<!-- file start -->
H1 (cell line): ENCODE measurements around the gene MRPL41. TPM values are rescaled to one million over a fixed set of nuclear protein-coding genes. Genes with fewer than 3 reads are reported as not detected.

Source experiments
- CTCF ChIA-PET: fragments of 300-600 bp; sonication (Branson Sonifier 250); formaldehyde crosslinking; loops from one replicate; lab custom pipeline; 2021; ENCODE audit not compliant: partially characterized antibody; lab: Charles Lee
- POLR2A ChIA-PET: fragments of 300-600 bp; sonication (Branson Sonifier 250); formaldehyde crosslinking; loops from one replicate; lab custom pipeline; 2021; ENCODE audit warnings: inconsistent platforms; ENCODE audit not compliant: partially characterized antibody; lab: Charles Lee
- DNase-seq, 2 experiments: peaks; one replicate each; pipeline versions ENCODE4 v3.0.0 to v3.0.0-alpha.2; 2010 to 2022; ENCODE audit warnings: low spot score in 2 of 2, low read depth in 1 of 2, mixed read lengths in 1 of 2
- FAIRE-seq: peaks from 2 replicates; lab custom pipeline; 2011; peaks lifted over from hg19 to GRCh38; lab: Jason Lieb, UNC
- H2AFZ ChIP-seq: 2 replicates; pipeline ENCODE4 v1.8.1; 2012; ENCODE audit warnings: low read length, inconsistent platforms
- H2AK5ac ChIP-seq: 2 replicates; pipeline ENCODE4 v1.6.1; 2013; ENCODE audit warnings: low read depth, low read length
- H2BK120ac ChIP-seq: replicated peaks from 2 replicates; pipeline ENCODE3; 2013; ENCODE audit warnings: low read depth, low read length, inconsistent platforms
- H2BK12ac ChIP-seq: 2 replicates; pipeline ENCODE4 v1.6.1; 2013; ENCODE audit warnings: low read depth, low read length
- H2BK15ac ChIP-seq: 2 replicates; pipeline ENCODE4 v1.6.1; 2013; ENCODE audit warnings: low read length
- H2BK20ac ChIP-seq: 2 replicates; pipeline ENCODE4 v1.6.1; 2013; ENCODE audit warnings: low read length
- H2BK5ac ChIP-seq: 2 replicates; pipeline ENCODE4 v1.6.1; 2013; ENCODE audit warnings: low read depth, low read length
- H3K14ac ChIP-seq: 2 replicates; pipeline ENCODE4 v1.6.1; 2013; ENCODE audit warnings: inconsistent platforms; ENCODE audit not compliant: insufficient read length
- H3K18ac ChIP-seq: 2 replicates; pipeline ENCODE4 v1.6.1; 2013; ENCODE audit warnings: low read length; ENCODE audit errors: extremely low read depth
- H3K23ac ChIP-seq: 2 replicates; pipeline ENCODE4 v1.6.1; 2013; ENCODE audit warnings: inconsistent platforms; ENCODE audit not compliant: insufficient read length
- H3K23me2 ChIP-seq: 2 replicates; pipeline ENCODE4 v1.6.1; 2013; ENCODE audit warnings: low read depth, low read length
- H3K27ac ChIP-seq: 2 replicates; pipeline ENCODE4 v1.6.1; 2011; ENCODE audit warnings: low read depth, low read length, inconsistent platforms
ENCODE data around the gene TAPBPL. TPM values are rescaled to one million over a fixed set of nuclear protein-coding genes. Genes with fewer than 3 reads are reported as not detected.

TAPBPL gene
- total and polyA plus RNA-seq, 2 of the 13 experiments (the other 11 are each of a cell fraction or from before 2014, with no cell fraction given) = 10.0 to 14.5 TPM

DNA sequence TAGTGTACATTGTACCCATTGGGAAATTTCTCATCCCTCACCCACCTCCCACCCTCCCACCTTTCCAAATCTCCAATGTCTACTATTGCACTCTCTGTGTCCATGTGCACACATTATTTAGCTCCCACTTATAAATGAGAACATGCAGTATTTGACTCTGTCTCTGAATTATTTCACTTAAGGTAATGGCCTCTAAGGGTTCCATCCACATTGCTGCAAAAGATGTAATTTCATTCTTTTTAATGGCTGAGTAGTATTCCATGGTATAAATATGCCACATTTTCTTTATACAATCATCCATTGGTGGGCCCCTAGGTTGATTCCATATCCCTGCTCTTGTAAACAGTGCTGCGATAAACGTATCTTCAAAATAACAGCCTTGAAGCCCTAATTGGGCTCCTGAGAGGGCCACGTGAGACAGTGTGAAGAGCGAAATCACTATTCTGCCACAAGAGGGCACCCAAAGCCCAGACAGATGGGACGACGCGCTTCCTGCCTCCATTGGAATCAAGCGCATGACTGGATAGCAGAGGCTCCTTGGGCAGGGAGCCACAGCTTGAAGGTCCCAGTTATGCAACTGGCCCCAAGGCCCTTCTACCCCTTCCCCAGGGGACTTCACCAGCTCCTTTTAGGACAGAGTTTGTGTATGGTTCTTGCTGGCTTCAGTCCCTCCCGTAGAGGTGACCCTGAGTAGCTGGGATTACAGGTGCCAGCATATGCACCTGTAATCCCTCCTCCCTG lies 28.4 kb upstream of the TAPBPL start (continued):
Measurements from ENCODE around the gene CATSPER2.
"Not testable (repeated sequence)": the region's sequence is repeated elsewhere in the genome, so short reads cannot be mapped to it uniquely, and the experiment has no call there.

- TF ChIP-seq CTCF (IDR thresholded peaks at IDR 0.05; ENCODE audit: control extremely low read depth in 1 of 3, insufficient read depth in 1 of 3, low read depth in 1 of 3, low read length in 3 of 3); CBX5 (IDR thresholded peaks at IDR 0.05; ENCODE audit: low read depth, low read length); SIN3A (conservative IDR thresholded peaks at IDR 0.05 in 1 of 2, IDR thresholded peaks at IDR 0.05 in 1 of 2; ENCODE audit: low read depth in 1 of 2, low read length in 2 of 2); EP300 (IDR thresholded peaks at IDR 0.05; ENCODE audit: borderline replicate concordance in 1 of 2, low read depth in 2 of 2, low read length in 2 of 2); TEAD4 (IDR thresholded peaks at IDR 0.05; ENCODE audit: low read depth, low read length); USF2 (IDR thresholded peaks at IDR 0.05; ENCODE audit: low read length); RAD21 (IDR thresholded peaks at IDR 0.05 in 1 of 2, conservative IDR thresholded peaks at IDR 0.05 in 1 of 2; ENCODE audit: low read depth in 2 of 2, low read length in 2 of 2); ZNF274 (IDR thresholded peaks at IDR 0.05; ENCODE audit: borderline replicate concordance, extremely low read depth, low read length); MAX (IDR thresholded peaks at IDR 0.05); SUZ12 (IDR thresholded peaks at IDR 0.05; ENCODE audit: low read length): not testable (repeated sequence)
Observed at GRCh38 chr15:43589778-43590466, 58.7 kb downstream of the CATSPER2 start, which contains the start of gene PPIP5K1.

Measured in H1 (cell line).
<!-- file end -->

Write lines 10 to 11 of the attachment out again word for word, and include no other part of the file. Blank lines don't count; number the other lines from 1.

- H2BK12ac ChIP-seq: 2 replicates; pipeline ENCODE4 v1.6.1; 2013; ENCODE audit warnings: low read depth, low read length
- H2BK15ac ChIP-seq: 2 replicates; pipeline ENCODE4 v1.6.1; 2013; ENCODE audit warnings: low read length